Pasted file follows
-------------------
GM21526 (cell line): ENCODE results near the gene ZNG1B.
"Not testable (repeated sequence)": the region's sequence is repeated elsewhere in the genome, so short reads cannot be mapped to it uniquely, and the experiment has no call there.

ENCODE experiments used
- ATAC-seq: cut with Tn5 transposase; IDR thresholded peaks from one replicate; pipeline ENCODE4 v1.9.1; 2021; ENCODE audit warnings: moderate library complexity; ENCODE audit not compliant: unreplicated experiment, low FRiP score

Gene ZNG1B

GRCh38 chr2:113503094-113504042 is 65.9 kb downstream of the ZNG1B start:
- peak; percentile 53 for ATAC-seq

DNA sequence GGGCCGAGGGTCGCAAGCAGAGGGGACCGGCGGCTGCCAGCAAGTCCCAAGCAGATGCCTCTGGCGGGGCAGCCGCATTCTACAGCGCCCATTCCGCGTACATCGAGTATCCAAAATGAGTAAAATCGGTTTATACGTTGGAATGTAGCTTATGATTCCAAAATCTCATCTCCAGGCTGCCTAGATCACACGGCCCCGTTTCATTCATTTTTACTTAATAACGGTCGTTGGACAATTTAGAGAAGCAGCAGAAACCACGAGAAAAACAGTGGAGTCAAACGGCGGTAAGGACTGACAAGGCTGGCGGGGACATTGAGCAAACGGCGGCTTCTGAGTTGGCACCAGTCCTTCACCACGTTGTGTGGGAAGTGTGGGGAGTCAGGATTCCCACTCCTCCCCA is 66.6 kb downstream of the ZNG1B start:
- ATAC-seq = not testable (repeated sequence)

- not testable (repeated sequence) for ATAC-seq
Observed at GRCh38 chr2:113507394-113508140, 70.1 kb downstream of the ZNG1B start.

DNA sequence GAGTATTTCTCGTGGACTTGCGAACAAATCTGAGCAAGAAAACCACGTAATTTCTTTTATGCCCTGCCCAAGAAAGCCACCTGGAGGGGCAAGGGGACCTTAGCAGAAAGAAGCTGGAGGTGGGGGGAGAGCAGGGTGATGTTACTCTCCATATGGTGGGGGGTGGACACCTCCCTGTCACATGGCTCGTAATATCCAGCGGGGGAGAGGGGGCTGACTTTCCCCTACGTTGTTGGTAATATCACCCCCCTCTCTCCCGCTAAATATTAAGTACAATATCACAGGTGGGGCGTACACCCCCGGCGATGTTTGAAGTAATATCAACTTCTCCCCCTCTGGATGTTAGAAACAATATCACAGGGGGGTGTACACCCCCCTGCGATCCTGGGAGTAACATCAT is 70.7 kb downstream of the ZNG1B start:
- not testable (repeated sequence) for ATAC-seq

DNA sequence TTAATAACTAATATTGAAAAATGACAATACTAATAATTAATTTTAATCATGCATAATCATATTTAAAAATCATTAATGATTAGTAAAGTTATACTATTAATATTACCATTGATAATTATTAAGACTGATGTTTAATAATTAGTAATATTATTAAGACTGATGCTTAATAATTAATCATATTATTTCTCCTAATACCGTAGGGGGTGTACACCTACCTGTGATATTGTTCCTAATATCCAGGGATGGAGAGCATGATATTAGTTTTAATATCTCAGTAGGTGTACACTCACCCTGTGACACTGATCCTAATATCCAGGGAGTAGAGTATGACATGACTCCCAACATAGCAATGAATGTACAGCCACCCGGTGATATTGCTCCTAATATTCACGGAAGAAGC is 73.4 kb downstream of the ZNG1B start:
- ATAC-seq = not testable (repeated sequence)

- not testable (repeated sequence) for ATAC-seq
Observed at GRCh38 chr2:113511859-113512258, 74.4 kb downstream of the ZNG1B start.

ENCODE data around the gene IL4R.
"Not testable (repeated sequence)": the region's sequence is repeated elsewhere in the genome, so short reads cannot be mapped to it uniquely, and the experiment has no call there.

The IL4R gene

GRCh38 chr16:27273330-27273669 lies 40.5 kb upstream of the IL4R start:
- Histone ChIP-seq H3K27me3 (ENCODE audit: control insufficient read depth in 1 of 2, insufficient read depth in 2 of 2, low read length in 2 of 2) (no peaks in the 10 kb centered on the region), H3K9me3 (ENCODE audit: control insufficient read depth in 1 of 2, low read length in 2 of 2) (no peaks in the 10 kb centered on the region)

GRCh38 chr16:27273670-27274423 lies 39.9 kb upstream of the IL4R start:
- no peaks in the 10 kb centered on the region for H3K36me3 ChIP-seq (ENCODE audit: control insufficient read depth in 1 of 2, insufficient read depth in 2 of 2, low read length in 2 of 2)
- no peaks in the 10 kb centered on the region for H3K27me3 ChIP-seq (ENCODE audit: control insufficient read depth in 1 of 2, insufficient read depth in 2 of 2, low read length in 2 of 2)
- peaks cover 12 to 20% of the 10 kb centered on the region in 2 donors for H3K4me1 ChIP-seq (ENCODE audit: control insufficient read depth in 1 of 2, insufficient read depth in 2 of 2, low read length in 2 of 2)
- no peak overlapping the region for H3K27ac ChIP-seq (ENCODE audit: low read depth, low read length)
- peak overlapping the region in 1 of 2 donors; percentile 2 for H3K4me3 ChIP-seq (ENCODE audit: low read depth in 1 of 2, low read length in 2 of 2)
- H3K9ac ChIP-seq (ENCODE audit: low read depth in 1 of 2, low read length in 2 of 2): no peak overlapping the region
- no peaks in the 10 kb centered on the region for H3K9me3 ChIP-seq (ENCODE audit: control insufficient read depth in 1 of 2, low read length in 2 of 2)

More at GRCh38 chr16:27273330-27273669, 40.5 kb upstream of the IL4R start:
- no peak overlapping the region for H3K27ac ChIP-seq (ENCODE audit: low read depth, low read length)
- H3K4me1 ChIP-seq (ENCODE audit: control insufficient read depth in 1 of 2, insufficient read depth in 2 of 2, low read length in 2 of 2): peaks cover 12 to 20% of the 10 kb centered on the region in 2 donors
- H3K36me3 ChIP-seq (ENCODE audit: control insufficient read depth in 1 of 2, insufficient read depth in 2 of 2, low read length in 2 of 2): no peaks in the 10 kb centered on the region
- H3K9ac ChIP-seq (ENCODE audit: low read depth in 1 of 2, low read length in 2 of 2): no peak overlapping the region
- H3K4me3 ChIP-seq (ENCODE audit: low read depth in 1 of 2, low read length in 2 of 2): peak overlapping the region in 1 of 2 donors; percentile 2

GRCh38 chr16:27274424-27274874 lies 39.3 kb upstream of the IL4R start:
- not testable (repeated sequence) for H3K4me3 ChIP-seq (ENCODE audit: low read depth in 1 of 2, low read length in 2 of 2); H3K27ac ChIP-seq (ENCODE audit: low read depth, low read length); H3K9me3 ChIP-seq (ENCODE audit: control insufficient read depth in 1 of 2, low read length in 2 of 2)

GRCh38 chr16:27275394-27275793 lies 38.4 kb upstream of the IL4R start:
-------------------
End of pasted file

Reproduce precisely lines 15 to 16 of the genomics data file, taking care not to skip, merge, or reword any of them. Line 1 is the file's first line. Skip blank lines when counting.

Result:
- ATAC-seq = not testable (repeated sequence)

- not testable (repeated sequence) for ATAC-seq